Recently, while scarfing down my lunch at a local fast food restaurant, I noticed a 1980-something Buick pull into the handicap parking space. Out inched an old man, and I stared at him as he shuffled to the passenger door to open it for his wife.

I wondered how many times, in the many years they had been married, had he opened a door or pulled out a chair for this now silver-haired woman? How many times had he still yet to perform these simple gestures?Chivalry has been around since knights galloped around on their white steeds saving "damsels in distress." And it was through these deeds that a man won the love of a lady.

Throughout time (or at least in all the blockbuster motion pictures), chivalry has been the ultimate form of heroism, and it still creates a win-win situation for both the giver and the receiver. The giver (usually male) gets the opportunity to do something nice and feel like a gentleman. The receiver (usually female) gets the obvious reward: a doorman, a porter, a free meal or a movie.

Chivalry does seem like the ultimate random act of kindness, which is why I am so confused as to why it seems to be such a controversial topic. It seems that to some people, chivalry is as outdated as metal armor and as silly as those pointed princess hats.

It's true that chivalry has had some difficulty melding with new dating philosophies, especially for teenagers. For example, what happens when it's the girl who asks the guy out on a date? Who opens the doors? Who drives? Who pays? Many people would rather just abolish chivalry altogether than figure out how to integrate it into the 1990s.

Today, men aren't out to rescue the "damsel in distress" simply because there aren't that many out there. Now they have to find a way to catch the eye - and the heart - of competent and capable women who want to feel equal but still be treated with respect.

Although such a view is admirable, it is a little bit unrealistic. The recent explosion of feminism has created many good things in society, but it has also added a shade of insecurity. Many women feel that through chivalry, they will be viewed on a lower level than men, and so they demand to be treated as equals. But that doesn't work either. Very few women will find a fulfilling, long-lasting relationship by being counted as "one of the guys." (Unless, of course, they prefer spontaneous wrestling matches and belching contests.)

Of course, that's not to say that a feminist's view is unprovoked. There are also a few males out there who let their insecurities cause a very dangerous outlook. The chauvinist male lives on the opposite end of the spectrum and is just as insecure as the feminist. He feels that he needs to be superior and tries to do this by the illusion that he is putting the woman in her place.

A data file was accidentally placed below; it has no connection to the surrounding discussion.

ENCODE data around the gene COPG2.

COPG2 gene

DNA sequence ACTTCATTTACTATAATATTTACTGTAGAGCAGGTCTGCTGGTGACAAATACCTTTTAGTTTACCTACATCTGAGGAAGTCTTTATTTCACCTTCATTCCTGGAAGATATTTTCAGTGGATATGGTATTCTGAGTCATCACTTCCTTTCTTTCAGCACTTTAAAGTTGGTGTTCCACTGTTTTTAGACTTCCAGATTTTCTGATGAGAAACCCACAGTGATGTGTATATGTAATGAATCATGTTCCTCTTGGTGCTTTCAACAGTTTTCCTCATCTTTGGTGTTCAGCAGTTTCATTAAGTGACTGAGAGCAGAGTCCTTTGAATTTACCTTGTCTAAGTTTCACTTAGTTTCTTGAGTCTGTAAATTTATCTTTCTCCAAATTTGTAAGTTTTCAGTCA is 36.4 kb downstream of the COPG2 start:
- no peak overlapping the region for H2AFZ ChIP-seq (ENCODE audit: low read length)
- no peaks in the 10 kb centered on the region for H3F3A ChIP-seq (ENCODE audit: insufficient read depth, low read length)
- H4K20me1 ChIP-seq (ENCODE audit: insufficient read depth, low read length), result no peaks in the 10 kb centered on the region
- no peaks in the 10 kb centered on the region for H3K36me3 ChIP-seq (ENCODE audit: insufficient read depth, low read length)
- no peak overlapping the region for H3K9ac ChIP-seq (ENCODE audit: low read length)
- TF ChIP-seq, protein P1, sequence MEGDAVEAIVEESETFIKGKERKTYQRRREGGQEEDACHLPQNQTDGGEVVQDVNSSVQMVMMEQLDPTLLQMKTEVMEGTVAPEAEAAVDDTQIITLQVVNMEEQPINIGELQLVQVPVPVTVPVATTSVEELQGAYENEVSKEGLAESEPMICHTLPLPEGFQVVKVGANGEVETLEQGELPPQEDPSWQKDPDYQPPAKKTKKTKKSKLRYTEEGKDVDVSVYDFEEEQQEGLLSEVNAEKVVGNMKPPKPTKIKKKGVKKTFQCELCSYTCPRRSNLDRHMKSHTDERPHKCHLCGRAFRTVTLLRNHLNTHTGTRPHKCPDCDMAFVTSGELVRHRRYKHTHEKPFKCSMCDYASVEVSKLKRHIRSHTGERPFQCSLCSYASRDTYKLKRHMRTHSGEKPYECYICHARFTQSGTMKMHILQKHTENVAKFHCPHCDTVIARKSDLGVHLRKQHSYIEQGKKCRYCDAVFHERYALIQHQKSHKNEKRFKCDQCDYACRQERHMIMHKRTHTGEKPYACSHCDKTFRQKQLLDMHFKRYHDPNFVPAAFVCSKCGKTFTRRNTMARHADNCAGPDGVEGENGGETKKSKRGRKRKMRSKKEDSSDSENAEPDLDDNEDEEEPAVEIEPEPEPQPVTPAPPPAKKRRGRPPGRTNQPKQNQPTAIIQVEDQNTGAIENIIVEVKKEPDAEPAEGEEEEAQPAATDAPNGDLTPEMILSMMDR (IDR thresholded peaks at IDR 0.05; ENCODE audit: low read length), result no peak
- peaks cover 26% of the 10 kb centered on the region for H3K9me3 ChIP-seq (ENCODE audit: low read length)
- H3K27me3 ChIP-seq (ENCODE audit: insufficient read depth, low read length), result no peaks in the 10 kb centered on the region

Although both of these points of view are rare and at far extremes, in their diluted forms they are still slowly poisoning the pure idea of chivalry.

Chivalry, in fact, may be more important than anyone realizes. Actions do speak louder than words, and often they are a lot easier. Many men have a difficult time expressing their feelings, but a simple act of chivalry can say it all. Chivalry can mean anything from "I love you" to "Look, I am a polite person."

Often I wonder how many relationships and marriages are saved because of chivalry. It remains a simple and constant reminder that two people can love each other and be nice to each other, or at the very least, be civil. I believe that chivalry could prevent many break-ups and divorces that occur. Chivalry provides an unspoken foundation for a relationship. If two people learn to respect each other first, then other things can develop. But if the respect and kindness aren't there, a relationship is useless.

It's time for our society to learn the difference between chivalry and chauvinism. If we decide that chivalry is bad, we may as well do away with every "please," "thank you" and "excuse me."

Chivalry is defined as "a special courtesy to women." I fear the day that courtesy finally goes out of style.

Men, chivalry is a good thing; keep it up.

Ladies, let the guys open the door for you; you'll both feel better.